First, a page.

What advice do you have for other agencies about being multi-disciplined?
For us, it's critical when you have 15 clients and handle everything. For another agency, their particular niche may still work for them. A full-service agency has to get into the online world or they're going to be done. Clients today demand online capabilities. If you sit there and say we don't have that, I don't see how you can be successful.

Is there any particular client type Spark is targeting now?
We kind of break it up into three categories — high-profile local accounts; mid-level, small national to big regional accounts; and big national accounts. Right now we're focusing on Florida companies. For our size with one location, we believe it's just better to be able to get in a car and have that face-to-face time.

A lot of bigger companies in Florida have had to go out of state and use bigger firms in New York and other places. There are other smaller brands who feel like they have to go with a bigger agency elsewhere, but what typically happens, unless they are a humongous account, is they get the lower-level teams with the big agency. In those scenarios, they would be much better going with a smaller shop that can fully service their account.
We bring our clients into the process and do things that can't be done over a phone call. You need to be in their backyard, talking with them every day. We meet with Sweetbay three or four times a week.

We have this collaboration model where we sit down with our clients face to face and show them our thinking, and our expectation is to hear their thoughts and start to work through everything together. With that model and so many jobs, we've got to be able to connect with them, hear their feedback and work together.

That's not a typical model in the big-agency world, where they tell their clients to pay big bucks and give their clients a choice of either A, B or C.

Do you prefer to bring talent to this area or try to find it locally?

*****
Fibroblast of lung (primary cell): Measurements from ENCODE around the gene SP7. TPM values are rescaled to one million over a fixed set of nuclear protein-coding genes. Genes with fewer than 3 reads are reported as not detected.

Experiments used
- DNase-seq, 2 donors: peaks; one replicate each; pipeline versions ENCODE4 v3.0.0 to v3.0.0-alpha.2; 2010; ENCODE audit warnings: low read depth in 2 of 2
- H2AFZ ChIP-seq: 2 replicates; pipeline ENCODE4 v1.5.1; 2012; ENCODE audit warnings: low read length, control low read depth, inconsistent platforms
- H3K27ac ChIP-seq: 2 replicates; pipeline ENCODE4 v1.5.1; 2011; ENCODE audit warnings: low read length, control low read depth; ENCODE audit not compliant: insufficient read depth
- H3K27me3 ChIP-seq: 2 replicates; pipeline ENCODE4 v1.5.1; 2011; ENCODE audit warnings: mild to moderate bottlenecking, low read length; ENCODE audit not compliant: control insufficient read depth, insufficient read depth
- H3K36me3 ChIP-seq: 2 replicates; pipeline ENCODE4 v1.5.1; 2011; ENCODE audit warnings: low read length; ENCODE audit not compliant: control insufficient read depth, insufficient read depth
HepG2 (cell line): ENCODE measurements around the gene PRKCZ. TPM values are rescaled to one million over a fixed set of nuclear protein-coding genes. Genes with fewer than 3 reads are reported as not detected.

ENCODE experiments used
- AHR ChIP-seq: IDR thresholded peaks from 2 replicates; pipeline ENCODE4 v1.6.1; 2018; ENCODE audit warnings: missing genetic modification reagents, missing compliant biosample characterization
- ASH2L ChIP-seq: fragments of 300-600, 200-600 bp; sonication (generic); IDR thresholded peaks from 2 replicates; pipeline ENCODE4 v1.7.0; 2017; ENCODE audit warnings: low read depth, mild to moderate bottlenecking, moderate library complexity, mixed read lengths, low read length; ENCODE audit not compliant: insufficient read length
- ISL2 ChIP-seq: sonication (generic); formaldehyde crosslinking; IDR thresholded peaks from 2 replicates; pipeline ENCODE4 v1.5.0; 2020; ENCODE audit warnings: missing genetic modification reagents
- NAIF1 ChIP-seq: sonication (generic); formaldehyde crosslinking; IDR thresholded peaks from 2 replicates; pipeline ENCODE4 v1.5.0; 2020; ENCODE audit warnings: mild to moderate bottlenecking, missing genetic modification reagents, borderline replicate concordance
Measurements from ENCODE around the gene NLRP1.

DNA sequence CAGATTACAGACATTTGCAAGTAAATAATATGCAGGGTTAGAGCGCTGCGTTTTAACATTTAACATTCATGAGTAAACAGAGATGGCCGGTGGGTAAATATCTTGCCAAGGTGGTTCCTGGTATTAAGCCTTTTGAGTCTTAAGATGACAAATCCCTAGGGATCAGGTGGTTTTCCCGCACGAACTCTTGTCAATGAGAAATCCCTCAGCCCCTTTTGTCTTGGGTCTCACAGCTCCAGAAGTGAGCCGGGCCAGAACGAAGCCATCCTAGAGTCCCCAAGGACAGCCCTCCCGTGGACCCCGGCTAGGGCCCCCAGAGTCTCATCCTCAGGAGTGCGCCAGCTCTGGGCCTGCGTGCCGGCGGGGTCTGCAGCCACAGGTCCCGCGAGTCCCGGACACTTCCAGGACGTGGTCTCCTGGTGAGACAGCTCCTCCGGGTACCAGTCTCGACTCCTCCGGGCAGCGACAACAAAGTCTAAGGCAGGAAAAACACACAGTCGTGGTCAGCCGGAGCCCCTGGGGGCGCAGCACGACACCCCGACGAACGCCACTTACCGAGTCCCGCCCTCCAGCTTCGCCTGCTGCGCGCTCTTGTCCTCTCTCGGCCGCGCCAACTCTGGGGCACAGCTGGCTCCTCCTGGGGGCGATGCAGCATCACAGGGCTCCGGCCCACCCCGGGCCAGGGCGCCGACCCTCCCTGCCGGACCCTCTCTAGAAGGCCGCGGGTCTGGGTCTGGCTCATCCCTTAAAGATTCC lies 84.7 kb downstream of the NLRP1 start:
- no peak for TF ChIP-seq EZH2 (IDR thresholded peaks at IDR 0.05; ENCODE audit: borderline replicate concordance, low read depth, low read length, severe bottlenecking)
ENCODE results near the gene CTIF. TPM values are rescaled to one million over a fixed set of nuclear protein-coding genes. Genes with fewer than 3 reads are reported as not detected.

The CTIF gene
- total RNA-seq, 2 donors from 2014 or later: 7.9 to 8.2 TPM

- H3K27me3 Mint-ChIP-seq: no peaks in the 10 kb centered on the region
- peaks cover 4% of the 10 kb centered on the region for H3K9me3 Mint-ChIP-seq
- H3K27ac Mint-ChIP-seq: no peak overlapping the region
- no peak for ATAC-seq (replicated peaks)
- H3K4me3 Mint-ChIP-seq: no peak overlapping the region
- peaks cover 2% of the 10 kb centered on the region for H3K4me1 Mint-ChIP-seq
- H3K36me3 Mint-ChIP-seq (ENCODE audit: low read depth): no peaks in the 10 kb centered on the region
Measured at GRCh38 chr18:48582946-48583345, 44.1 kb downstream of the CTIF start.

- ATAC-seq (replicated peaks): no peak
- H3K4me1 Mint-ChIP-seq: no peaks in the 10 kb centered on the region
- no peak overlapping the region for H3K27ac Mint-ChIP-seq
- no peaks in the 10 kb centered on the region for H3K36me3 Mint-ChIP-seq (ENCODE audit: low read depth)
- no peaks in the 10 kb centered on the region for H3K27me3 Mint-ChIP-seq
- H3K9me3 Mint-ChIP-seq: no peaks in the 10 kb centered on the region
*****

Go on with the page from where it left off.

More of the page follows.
We combine both. We're taking young talent out of Ringling College of Art and Design (in Sarasota) and the University of Florida, and we're getting some of their best talent to stay here in Florida. We're having great success with that. We've also brought in more senior-level talent from out of state. There's no single formula that works, but growing our own talent is something we want to continue doing more and more.

What one thing makes Spark more competitive and sets your firm apart?
Our collaboration model sets us apart from others. We're really great at listening, and that's a big competitive advantage. We listen to our clients' needs and come up with creative solutions based on those conversations.

Which would be more favorable now -- a 30-second TV spot worthy of the Super Bowl, or something that catches on virally on the Internet?
This is an interesting time because the Super Bowl is the Holy Grail of our business, and the whole world is watching and paying attention. Now everybody wants the viral video, but the problem with the viral video is that it's got to be risky and something in which the sale is not so overt.

Businesses want a viral video that's going to go global and get over two million hits. Those corporations who have been successful at that have paid agencies lots and lots of money to make that happen. It's not like it happened by chance. The most successful viral videos aren't really selling anything.

We'd love to do it, but it's kind of like winning the lottery. That's where the more progressive firms are going. They're trying to learn how to do it or how to get better at it, and that's exactly what we're trying to do. There's a lot of work that goes into it and a pretty big price tag that goes with it.

There aren't a lot of clients that are going to say “go for it” because they want to protect their brand. We understand brands better than most agencies. We're not about doing wacky, creative things at the expense of the brand. The brand is the hero and we have to come up with something that breaks through the clutter.